08 03 2016
The New Constitutional Edifice
By Jayampathy Wickramaratne*Translation of the speech made by Dr. Jayampathy Wickramaratne in Parliament on 23.02.2016 on the Resolution for setting up a Constitutional Assembly, as a Committee of the whole House
Today, a golden opportunity has opened up for us to build a new constitutional edifice, with the broad support of the people and various political parties. We take the first step towards that today. Why do I say so? Have we not made constitutions before with the support of the people and all political parties? The 1947-48 Constitution was not made by us. It was given to us by our colonial masters, the British. It is true that the Soulbury Commission heard the views of the people to some extent and that the Ministers’ Draft was considered. But, finally, it was a constitution imposed on us by the British. That is why it was opposed. There was considerable interest in adopting soon, a constitution rooted in our soil, an autochthonous constitution, as other countries that emerged from colonial rule did.
There were several issues. Could we have repealed the Soulbury Constitution was a whole, acting through Parliament? Dicta of the Privy Council in several cases raised doubts about that. Also, a two-thirds majority for any party seemed impossible to achieve. So, the United Front, at the general elections of 1970 asked for a mandate from the people to adopt a new constitution, acting through a Constituent Assembly outside Parliament. Quite unexpectedly, the United Front obtained more than a two-thirds majority. However, because of the legal issue mentioned earlier, a new constitution was not attempted through the Parliamentary process. Most people do not know that when the Members of Parliament were invited to meet at the Nava Rangahala, all 157 MPs, representing the Government and the Opposition, attended the first meeting. The Federal Party, Tamil Congress, United National Party, Lanka Sama Samaja Party, Communist Party- they all attended. There was thus the unique opportunity to build a constitution with the participation of all parties. Mr. Chelvanayagam was an active member of the Steering and Subjects Committee.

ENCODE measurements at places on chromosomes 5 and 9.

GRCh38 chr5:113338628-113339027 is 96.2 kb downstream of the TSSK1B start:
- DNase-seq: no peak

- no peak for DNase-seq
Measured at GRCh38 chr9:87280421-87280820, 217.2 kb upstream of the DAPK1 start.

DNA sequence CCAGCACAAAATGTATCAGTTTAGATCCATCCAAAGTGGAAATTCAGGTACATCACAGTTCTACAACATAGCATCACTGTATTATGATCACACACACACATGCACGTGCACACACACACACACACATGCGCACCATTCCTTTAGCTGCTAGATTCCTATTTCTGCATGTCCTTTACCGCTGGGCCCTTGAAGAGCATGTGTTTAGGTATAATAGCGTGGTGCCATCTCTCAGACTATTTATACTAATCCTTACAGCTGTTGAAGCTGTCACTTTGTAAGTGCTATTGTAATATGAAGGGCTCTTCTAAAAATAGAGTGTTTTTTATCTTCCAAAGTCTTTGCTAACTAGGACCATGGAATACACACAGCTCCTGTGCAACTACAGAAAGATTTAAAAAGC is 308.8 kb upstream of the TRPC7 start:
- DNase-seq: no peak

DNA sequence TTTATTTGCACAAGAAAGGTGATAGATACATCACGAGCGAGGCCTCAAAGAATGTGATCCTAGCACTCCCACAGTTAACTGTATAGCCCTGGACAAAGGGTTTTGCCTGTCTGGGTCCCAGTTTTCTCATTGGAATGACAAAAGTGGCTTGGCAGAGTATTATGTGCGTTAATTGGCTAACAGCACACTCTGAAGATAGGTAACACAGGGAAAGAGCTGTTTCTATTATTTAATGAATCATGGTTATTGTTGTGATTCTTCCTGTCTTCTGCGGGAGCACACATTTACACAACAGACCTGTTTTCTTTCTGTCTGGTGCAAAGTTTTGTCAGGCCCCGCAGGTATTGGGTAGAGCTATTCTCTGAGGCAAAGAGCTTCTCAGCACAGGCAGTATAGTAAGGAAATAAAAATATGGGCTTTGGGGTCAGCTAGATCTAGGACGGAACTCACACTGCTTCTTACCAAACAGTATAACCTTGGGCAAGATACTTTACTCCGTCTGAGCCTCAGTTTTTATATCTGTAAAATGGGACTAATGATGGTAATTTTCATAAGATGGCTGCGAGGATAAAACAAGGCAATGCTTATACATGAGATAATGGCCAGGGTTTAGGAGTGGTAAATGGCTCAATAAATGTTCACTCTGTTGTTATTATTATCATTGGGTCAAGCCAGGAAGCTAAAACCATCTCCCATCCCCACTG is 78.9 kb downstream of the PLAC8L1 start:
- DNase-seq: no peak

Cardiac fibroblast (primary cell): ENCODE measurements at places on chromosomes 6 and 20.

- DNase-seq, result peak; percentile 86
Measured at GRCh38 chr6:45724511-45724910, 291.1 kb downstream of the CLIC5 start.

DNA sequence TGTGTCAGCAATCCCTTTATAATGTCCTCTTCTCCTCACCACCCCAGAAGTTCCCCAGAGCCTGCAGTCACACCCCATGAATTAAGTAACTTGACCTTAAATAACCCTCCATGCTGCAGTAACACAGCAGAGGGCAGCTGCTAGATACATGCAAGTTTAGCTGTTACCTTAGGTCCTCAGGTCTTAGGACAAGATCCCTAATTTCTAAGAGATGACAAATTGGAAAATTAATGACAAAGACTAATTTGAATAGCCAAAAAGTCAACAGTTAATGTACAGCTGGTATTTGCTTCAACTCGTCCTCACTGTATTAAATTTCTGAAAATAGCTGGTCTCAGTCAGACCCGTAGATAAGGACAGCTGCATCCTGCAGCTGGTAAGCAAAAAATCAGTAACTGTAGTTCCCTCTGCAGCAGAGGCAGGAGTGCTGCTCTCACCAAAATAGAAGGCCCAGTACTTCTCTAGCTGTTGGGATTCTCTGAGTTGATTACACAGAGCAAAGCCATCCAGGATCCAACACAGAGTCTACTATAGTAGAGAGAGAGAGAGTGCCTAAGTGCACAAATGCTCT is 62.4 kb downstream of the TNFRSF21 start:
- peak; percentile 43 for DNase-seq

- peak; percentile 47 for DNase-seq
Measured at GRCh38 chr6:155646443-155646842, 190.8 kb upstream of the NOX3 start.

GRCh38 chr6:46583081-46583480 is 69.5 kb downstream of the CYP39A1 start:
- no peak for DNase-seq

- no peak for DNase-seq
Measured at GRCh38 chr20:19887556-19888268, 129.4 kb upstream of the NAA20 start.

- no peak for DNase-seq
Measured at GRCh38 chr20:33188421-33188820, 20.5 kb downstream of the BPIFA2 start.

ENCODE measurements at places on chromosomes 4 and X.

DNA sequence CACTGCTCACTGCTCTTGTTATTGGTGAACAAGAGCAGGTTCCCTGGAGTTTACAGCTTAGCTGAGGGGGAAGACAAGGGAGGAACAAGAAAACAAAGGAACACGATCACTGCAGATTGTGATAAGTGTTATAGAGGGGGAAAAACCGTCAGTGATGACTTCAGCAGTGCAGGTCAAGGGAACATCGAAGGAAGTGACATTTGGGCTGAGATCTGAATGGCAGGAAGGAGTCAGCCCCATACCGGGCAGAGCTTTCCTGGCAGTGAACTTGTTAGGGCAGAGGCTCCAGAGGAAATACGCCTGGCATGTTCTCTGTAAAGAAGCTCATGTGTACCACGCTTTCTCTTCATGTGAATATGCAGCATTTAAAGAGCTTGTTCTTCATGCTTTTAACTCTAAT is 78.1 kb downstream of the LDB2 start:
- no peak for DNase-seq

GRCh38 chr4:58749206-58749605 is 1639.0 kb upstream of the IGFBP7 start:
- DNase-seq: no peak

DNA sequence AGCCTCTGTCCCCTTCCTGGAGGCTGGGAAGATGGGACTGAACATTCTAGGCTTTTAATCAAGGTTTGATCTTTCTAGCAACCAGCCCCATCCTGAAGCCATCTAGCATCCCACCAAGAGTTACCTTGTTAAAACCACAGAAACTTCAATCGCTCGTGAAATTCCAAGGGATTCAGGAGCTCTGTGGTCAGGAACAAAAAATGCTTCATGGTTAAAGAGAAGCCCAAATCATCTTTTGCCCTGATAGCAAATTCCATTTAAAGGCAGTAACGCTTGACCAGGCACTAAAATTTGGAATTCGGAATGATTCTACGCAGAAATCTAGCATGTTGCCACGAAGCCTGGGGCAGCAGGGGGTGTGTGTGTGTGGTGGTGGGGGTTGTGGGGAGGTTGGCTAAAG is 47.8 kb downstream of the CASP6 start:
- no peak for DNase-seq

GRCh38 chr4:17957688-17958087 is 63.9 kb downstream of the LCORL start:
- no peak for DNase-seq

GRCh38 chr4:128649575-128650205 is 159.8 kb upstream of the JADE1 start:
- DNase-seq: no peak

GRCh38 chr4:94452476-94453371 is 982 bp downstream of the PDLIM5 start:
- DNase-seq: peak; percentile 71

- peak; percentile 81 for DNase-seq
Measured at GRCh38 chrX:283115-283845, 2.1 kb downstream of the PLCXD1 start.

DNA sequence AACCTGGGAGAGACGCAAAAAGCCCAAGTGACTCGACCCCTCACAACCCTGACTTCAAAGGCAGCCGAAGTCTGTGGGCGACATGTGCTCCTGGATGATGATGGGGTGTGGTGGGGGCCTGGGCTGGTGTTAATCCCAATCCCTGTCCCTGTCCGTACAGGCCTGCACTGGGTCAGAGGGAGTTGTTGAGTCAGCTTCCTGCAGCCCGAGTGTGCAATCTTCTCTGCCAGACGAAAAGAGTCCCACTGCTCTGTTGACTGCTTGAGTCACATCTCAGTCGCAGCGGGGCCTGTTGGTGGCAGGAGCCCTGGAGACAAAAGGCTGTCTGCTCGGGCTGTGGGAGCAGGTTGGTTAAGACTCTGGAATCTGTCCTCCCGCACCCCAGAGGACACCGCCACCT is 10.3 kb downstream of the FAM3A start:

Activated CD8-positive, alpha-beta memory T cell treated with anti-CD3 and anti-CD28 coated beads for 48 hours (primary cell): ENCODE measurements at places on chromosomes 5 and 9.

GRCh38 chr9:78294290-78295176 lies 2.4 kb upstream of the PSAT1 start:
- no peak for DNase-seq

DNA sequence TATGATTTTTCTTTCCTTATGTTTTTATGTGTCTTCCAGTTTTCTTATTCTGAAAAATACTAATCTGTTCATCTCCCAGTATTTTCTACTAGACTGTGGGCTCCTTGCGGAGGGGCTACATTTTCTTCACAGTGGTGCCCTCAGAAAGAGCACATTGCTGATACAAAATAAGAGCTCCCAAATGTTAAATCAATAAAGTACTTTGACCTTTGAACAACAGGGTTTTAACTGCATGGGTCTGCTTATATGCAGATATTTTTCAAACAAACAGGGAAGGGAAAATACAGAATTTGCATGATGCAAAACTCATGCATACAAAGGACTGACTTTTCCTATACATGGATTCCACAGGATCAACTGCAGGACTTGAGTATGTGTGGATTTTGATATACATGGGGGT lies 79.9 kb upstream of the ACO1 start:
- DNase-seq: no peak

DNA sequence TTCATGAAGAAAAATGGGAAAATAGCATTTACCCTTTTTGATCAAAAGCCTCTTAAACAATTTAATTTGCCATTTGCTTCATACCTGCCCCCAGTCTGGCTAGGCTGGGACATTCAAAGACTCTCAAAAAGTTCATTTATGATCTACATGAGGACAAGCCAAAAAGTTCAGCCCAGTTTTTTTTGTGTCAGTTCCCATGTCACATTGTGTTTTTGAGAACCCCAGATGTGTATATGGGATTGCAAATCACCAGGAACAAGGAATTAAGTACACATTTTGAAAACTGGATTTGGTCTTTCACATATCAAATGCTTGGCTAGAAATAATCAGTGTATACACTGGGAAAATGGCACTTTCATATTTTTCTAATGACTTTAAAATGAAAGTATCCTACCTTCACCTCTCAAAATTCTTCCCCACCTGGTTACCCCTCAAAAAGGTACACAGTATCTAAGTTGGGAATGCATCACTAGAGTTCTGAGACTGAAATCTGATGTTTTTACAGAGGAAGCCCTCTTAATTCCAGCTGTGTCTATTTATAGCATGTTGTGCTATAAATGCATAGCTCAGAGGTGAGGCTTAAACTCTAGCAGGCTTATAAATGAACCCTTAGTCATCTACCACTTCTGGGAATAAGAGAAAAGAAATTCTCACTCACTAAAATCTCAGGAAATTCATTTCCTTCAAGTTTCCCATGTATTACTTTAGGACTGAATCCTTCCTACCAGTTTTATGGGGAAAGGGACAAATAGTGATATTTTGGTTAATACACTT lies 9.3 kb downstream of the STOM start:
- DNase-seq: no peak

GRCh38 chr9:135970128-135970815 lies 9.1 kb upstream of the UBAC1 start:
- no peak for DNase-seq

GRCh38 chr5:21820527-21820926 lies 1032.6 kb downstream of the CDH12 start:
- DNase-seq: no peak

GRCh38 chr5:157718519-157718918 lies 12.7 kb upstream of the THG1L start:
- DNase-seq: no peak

It is regrettable that the Constitution that Sri Lanka got was one that the United Front wanted, not one built with the support of all. This is evident through a reading of the Constituent Assembly debates. We, of the Lanka Sama Samaja Party, took part in the exercise. One of our leaders, Dr. Colvin R. de Silva, was the Minister of Constitutional Affairs; that is a different issue. We need to look at what happened objectively. Looking back, that is the lesson to be learnt. Hon. Presiding Member, the best example on the national question is the proposal made by Mr. Dharmalingam, the father of our Hon. Siddarthan. He proposed federalism on behalf of the Federal Party and said: “We ask for a Federal State. But if you cannot accept federalism, can you not at least abolish the Kachcheri system and set up bodies at District level as the parties belonging to the United Front promised at successive elections?”